OUR VIEW: A path to better health

One small step for men and women at Rest Haven Lodge could turn into larger steps for people everywhere — and at any age

One small step for men and women at Rest Haven Lodge could turn into larger steps for people everywhere — and at any age.

The Sidney senior care facility hosted the first Walk With Your Doc event in the community this week. It has been happening across B.C. for the last five years and at its heart is an attempt to get people of all ages to get up and get moving.

A B.C. Medical Association initiative, Walk With Your Doc is an education program first. Local doctors at the Sidney walk, like Drs. Amanda Coleman, Terri Trottershaw and Ambrose Marsh, encourage their patients to be as active as they can, no matter their age. As long as they can safely move, walking or other forms of activity can keep a body healthy — more so than leading a sedentary lifestyle.

The Walk in Sidney was only a short stroll — from Rest Haven Lodge to the Sidney Rose Garden next to the library — but it was one of many activities that one can do throughout a typical day to add steps to the routine.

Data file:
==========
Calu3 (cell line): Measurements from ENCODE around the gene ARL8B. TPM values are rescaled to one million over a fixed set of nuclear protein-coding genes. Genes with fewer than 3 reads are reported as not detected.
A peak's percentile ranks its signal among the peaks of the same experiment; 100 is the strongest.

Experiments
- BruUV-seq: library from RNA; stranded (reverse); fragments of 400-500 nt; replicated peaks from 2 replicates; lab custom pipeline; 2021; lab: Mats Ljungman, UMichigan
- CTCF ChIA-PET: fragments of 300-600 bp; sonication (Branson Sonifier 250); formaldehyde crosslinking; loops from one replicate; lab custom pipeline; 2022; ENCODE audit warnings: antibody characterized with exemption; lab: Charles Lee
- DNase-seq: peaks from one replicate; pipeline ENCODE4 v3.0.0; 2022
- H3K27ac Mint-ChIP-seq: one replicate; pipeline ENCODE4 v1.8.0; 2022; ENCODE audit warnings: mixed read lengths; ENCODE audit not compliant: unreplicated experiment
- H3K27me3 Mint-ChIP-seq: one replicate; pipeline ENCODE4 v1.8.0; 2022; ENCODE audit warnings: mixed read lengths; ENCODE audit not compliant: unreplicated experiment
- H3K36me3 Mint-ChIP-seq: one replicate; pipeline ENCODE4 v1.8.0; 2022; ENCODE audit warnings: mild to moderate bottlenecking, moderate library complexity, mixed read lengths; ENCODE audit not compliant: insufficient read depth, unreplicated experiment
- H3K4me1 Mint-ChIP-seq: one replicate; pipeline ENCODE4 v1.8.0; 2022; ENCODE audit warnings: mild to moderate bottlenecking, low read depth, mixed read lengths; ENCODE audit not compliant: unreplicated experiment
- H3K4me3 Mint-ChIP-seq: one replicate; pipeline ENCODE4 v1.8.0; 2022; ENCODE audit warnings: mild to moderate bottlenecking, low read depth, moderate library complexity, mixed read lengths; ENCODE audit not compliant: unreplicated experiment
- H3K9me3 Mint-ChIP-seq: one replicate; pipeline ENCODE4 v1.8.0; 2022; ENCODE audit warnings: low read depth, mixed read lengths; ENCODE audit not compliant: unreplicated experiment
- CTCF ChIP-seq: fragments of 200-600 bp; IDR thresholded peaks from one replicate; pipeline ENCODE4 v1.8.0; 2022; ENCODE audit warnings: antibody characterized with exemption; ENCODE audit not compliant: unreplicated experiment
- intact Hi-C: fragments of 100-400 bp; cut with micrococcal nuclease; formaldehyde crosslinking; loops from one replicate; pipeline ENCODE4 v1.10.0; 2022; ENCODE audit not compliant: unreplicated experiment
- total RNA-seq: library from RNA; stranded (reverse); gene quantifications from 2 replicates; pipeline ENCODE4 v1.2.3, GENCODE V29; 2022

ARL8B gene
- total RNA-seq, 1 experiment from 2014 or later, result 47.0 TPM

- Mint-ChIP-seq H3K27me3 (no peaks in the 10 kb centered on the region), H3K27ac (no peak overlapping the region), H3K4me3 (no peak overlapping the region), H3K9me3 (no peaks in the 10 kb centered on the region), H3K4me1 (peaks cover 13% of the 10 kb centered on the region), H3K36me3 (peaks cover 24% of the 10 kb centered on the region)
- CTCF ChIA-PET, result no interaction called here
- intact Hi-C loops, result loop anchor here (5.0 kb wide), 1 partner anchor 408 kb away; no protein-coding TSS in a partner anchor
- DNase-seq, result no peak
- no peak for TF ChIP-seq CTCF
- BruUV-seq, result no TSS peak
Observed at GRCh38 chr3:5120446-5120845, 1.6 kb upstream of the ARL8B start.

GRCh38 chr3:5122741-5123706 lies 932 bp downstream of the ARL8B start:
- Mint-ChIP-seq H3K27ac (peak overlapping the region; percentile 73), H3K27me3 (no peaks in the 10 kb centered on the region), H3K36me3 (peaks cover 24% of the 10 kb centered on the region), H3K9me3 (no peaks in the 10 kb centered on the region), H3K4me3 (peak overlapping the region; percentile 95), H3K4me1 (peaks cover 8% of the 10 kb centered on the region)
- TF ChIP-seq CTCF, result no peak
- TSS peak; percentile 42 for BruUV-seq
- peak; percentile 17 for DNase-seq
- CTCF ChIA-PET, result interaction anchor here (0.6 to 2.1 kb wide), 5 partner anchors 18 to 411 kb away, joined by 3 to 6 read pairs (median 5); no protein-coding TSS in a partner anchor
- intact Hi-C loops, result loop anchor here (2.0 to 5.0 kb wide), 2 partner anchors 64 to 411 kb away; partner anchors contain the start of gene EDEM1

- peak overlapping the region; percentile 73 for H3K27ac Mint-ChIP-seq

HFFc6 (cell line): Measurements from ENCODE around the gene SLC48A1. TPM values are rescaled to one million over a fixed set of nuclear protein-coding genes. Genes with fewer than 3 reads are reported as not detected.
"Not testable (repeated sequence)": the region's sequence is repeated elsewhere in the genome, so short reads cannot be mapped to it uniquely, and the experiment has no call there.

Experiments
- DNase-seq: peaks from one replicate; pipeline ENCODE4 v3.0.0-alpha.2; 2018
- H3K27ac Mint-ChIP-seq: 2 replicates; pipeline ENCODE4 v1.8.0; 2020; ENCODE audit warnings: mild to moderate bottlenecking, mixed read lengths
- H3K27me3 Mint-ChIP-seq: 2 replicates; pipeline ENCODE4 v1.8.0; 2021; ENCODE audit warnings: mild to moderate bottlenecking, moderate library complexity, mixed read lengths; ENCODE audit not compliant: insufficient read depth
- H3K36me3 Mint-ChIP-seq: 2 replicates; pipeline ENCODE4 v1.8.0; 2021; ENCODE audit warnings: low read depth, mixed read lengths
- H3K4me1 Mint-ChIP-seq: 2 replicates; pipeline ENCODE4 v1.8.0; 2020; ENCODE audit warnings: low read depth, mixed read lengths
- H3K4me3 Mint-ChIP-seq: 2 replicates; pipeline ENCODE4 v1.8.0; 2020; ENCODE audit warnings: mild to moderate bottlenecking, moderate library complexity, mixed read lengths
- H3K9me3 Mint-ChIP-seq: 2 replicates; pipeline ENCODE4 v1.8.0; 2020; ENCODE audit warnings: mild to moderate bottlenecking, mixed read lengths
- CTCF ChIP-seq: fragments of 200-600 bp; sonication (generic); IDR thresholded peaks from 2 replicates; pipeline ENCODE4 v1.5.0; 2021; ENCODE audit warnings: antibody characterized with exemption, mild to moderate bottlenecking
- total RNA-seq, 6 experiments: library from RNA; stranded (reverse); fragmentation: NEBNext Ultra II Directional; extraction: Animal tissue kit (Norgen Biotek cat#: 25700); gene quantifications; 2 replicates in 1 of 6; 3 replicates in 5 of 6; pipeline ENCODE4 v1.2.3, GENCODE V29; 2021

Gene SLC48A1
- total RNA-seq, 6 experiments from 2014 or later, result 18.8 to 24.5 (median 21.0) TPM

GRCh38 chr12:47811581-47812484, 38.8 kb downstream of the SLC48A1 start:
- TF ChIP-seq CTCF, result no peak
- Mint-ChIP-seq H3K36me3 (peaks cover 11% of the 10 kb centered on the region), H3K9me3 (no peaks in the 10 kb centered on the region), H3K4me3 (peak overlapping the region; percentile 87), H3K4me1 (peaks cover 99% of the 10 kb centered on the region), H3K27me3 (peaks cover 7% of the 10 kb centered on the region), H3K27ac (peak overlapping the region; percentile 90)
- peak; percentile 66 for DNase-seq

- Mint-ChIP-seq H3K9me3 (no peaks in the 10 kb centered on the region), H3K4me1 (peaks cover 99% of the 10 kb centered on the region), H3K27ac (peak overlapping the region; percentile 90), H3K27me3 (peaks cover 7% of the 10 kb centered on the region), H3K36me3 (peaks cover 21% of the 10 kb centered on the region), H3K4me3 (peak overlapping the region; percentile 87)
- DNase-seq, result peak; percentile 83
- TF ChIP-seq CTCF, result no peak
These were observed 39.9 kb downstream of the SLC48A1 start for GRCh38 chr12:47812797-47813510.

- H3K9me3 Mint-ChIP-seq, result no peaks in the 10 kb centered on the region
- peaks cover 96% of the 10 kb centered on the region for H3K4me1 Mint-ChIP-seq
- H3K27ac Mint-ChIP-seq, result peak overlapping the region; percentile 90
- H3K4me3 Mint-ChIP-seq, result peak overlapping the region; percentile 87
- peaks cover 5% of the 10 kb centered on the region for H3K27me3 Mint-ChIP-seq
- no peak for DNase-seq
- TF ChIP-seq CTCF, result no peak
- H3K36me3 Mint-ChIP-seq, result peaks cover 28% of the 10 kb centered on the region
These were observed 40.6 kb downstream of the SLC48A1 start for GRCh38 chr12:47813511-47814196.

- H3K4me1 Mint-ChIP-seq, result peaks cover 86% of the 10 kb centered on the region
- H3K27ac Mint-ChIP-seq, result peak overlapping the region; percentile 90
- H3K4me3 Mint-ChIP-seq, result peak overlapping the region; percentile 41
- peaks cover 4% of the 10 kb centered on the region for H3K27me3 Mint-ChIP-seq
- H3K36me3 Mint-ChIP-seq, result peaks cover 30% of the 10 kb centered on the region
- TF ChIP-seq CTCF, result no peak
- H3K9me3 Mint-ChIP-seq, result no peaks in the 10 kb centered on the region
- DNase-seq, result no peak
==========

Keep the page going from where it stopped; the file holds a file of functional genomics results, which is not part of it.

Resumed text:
The BCMA, through Walk With Your Doc, encourages people to take 10,000 steps each day.

An active adult, they point out, takes 10,000 steps from morning until night and if reaching that goal sounds tough, they have suggestions. Choosing stairs over elevators, parking further away from a store, take the dog for a walk or go for a walk after an evening meal. They all add up.

It’s a series of small steps leading to big lifestyle change.

There are many benefits to one’s health by simply getting out and walking, and it’s not just physical health. Sleep quality improves, stress is reduced, blood pressure lowered and there are more chances to socialize and feel connected to others. These are the benefits of increased activity.

Once a body sets out on that path, and sticks with it, their health improves and can stay very good until well into the senior years. Better to spend those days getting up and active, rather than confined to a bed or chair.

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